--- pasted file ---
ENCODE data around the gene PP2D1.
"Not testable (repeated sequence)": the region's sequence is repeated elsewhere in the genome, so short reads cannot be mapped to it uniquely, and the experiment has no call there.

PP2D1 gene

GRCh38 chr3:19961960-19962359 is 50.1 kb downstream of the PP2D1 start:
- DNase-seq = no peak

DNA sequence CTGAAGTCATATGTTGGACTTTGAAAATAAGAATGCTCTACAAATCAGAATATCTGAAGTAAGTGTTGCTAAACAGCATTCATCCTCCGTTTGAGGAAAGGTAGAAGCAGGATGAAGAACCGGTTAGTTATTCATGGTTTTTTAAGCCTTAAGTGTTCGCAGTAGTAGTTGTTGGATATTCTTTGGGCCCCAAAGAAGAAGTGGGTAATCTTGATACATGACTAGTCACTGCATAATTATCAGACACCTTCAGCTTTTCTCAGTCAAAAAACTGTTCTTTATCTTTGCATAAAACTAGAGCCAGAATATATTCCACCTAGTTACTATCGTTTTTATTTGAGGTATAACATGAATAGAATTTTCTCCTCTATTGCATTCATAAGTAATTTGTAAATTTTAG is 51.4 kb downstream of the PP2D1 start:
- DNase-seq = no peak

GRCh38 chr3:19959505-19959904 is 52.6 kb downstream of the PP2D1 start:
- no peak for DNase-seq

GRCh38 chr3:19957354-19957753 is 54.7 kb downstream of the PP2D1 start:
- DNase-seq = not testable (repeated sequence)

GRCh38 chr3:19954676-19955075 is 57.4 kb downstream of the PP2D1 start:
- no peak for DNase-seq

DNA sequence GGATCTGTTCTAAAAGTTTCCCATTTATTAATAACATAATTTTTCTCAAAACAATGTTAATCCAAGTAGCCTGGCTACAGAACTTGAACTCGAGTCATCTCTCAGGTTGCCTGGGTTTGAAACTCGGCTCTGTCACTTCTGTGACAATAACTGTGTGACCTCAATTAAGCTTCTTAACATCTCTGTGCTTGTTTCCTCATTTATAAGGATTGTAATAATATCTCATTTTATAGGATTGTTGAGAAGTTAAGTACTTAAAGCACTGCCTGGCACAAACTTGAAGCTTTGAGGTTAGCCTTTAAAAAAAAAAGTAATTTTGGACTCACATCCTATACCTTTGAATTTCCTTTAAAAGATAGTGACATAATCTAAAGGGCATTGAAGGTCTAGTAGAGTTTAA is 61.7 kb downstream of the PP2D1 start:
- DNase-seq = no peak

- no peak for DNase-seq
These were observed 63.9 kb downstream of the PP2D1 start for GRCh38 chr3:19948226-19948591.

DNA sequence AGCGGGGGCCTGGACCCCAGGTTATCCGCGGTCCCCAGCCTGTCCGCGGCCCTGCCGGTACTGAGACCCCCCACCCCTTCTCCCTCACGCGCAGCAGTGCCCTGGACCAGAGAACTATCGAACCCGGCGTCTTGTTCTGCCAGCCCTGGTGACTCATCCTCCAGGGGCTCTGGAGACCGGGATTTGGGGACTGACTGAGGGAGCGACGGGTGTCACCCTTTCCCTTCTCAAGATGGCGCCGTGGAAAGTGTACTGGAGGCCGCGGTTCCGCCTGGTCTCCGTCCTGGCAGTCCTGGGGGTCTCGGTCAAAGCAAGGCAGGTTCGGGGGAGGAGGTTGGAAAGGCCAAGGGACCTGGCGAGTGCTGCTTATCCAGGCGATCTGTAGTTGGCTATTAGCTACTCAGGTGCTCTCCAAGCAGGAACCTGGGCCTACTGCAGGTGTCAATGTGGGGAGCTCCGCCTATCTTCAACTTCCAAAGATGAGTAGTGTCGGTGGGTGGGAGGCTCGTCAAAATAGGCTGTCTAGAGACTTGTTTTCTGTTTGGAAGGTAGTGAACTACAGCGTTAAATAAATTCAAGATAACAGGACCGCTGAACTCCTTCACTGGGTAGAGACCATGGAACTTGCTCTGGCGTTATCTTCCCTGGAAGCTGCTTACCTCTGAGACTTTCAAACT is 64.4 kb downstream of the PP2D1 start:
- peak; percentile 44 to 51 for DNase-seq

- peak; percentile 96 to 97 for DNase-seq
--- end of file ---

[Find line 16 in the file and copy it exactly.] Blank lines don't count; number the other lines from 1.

- no peak for DNase-seq